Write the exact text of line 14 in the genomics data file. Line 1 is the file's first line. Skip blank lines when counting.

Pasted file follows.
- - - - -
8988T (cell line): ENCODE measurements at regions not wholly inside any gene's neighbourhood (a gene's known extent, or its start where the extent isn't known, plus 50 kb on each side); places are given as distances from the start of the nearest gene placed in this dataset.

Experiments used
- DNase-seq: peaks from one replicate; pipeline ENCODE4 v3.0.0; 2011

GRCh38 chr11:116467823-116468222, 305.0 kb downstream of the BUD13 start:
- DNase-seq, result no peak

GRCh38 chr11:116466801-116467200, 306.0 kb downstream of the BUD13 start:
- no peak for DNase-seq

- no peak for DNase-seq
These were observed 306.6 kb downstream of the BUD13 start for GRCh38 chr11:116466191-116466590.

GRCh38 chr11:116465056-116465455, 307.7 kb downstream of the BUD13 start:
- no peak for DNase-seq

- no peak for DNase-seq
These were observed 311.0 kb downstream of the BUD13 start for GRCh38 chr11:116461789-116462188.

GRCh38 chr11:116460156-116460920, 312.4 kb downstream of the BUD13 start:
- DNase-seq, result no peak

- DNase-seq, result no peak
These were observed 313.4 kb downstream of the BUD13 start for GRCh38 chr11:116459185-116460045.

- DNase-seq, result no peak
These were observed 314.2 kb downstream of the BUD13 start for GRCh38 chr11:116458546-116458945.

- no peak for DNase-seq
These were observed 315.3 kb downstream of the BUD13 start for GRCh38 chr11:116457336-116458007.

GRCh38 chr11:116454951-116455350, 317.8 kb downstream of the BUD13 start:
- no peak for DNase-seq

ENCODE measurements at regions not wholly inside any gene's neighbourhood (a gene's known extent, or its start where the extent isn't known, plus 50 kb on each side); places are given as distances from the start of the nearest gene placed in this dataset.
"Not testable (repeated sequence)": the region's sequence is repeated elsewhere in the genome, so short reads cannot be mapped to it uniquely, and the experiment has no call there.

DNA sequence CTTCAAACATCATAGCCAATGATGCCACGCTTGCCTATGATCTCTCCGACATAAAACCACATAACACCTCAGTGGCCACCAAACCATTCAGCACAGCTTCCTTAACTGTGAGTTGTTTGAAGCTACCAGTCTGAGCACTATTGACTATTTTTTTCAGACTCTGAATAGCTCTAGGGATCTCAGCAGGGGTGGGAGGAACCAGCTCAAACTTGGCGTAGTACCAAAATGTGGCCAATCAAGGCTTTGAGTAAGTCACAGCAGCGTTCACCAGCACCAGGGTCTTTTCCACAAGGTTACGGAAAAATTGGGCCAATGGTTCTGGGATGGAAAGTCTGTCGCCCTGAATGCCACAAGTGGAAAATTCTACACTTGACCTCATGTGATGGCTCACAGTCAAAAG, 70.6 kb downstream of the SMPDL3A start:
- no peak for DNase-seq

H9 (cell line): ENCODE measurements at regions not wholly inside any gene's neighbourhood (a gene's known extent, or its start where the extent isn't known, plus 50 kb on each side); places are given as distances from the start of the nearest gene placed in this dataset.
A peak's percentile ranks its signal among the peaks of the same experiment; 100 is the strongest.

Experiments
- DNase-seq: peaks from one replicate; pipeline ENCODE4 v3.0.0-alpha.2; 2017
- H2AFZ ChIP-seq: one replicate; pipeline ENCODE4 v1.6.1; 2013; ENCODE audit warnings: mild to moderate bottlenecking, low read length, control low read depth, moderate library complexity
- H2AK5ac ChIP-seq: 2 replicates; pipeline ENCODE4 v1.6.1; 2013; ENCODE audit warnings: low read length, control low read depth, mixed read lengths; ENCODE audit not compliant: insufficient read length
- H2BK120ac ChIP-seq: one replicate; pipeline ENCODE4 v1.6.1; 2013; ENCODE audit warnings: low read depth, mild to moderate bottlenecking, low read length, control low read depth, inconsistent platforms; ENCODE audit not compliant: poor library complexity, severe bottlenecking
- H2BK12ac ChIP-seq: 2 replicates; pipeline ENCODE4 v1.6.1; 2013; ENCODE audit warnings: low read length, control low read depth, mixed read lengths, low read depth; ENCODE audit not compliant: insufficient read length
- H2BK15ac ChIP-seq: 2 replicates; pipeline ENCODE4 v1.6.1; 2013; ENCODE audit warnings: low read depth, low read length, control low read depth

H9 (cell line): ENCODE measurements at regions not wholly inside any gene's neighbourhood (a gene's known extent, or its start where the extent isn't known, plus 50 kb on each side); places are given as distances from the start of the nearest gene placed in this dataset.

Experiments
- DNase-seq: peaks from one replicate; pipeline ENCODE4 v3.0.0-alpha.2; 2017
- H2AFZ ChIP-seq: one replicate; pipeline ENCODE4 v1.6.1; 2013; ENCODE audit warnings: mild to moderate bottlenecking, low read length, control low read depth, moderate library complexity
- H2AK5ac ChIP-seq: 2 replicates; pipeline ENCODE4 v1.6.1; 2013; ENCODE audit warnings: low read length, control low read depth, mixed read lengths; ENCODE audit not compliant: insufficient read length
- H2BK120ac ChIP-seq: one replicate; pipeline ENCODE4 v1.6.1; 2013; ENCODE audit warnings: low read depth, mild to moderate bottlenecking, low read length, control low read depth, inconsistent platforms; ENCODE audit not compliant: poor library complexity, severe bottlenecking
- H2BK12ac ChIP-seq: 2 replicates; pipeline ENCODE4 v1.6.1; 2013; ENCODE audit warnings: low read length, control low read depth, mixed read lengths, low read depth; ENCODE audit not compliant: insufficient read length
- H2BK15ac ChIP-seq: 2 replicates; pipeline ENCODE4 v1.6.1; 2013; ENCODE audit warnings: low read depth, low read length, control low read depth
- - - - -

GRCh38 chr11:116460156-116460920, 312.4 kb downstream of the BUD13 start: